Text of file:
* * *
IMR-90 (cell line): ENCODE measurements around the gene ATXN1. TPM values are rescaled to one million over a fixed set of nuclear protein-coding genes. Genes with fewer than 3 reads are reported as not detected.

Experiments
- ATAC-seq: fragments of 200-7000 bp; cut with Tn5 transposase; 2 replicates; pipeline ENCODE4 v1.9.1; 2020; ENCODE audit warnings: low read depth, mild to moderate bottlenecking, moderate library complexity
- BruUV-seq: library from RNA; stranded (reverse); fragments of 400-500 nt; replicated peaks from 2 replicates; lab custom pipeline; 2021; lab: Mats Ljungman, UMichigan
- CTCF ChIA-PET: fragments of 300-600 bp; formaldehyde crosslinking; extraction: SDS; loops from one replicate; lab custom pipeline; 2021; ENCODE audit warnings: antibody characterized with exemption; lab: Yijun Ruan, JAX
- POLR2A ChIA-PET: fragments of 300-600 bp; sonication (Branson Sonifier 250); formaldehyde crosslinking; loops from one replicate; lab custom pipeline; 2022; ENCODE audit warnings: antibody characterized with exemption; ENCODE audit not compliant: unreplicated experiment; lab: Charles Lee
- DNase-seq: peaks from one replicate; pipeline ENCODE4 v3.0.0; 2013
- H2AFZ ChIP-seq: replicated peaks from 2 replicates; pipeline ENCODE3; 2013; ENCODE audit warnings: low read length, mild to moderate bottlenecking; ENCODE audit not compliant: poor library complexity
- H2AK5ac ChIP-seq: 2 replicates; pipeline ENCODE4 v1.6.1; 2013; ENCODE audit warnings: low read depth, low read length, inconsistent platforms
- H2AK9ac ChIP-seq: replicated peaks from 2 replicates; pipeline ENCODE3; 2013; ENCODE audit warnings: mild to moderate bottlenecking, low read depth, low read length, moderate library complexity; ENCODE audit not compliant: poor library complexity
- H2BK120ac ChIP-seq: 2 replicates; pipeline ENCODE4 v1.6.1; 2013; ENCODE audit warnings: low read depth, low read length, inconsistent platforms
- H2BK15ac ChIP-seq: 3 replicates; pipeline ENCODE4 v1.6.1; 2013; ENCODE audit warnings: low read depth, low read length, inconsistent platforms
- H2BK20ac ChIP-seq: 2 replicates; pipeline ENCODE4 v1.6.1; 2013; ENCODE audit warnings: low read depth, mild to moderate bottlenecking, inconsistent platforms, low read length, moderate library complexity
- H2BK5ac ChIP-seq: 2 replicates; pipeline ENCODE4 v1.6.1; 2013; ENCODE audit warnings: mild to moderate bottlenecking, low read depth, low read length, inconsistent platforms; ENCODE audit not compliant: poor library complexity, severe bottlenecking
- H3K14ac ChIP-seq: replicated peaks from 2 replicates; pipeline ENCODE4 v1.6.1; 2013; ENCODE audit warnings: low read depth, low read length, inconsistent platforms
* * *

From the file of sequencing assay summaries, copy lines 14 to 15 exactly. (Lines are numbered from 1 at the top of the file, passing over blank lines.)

- H2BK5ac ChIP-seq: 2 replicates; pipeline ENCODE4 v1.6.1; 2013; ENCODE audit warnings: mild to moderate bottlenecking, low read depth, low read length, inconsistent platforms; ENCODE audit not compliant: poor library complexity, severe bottlenecking
- H3K14ac ChIP-seq: replicated peaks from 2 replicates; pipeline ENCODE4 v1.6.1; 2013; ENCODE audit warnings: low read depth, low read length, inconsistent platforms